Again, I take issue with the actions of the court. I think that defense counsel perfectly laid out the dichotomy that should exist under Rule 614(a) when the judge seeks to call a witness in a criminal case after both sides have rested. If the judge is simply calling the witness for purposes of clarification, Rule 614(a) should allow the witness to be called. Imagine, for instance, that a shooting takes place at a restaurant, and various eyewitnesses give confusing and conflicting testimony about the layout of the restaurant. The court could very well call the restaurant's owner to resolve this uncertainty.
On the other hand, if the judge is simply calling a witness to erase a lingering reasonable doubt, Rule 614(a) should not allow the witness to be called. This was seemingly the case in Medeiros. In Medeiros, it wasn't a case where Medeiros claimed that he said one thing, another witness claimed that he said something slightly different, and the court called a third witness to resolve the ambiguity. Instead, Medeiros claimed that he told the Sergeants that he did not drive the subject vehicle. And the judge, despite claiming that he was calling the Sergeants to help the defendant, called the Sergeants so that they could refute his claim and erase any reasonable doubt.
October 18, 2012 | Permalink
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That's hindsight bias CM. Yes, it's true that in this case the additional witnesses removed reasonable doubt but that was not a predetermined conclusion; their testimony could have easily increased reasonable doubt as well. I don't think the test should be an outcome based test. The question should be the judge's motive for calling the extra witnesses. Was it to elucidate the facts of the case so the judge could make an informed decision or was there some other motive.
Yes, it's true the state has the burden to prove its case and the judge should not be going out of his or her way to help them make that case. But if the state does such an ineffective job that it makes a mockery of justice the court isn't, to use the telling phrase, a prisoner to the case made by both the parties. I'll admit that this case is a closer call than the other two you presented but like the appeals court I think that these types of cases are rare enough that I respect the discretion of the trial courts absent some evidence that the practice is being abused.
Posted by: Daniel | Oct 18, 2012 1:37:37 PM
Daniel, that's a fair point, but I don't think that I am advocating an "outcome based" test. Then again, I'm not quite sure exactly what I am advocating yet. I *think* that I am advocating a "clarification" test. If there is something unclear because of conflicting/ambiguous testimony or evidence, a judge can use his Rule 614(a) power after both sides have rested. For example, Eyewitness A testifies that he saw Defendant shoot Victim while Eyewitness B testifies that it was not Defendant who shot Victim. After both parties have rested, the judge could call Eyewitness C.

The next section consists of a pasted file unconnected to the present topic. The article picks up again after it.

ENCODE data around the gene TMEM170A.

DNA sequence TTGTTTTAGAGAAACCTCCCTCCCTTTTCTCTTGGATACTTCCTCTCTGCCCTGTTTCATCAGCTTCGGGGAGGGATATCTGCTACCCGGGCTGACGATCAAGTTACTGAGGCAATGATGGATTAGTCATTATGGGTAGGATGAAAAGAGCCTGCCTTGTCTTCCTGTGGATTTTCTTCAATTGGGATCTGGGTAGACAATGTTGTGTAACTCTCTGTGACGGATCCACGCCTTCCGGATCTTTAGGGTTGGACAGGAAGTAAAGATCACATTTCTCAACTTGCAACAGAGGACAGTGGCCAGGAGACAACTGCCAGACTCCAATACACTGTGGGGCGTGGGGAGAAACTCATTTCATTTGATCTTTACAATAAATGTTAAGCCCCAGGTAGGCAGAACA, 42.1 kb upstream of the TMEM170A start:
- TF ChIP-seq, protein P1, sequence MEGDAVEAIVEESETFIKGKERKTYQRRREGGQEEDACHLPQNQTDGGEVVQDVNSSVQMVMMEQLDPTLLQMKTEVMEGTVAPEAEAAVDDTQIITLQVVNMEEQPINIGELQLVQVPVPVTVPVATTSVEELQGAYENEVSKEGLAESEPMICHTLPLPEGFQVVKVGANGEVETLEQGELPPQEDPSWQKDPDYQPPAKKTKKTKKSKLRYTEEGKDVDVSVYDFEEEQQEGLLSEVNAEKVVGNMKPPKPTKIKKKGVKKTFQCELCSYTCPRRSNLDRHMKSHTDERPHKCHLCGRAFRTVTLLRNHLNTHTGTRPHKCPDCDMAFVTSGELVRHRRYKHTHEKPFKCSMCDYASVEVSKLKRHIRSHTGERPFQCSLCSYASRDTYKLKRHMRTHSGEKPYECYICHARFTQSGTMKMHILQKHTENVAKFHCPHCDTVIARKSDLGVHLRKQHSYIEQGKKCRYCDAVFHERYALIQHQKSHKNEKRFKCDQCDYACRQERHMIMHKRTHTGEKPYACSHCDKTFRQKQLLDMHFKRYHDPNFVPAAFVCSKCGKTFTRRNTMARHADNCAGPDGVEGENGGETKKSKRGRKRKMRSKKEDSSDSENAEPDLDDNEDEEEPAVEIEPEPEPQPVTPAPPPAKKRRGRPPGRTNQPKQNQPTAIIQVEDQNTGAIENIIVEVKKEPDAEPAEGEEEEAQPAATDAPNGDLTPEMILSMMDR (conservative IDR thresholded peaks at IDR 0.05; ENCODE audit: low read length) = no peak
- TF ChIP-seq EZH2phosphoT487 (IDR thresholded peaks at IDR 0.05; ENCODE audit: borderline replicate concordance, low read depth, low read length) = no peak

But that wasn't the case in Medeiros. Instead, Medeiros testified that he told the two sergeants that he was not the driver. There was nothing ambiguous about the testimony. The judge was simply unsure of whether he believed Medeiros. And that's why he granted the two continuances so that the sergeants could testify. Now, it is true that this testimony could have helped or hurt Medeiros depending on whether they corroborated or refuted his claim. But the point is that there was nothing to clarify. This would be as if only Eyewitness B testified that Defendant did not shoot Victim, and the judge called Eyewitness A after both sides rested because he was unsure if he believed Eyewitness B.
Again, though, I'm not sure whether such a "clarification" test makes sense, whether the status quo is fine, or whether some other test would make more sense. What I DO know is that courts consistently say that courts should "sparingly" use their Rule 614(a) power to call witnesses after both parties have rested. And yet, these courts almost categorically find that judges have not erred by engaging in this practice. Is this mere lip service, and, if not, what would prevent a judge from calling a witness after both sides have rested?
Posted by: Colin Miller | Oct 18, 2012 3:48:29 PM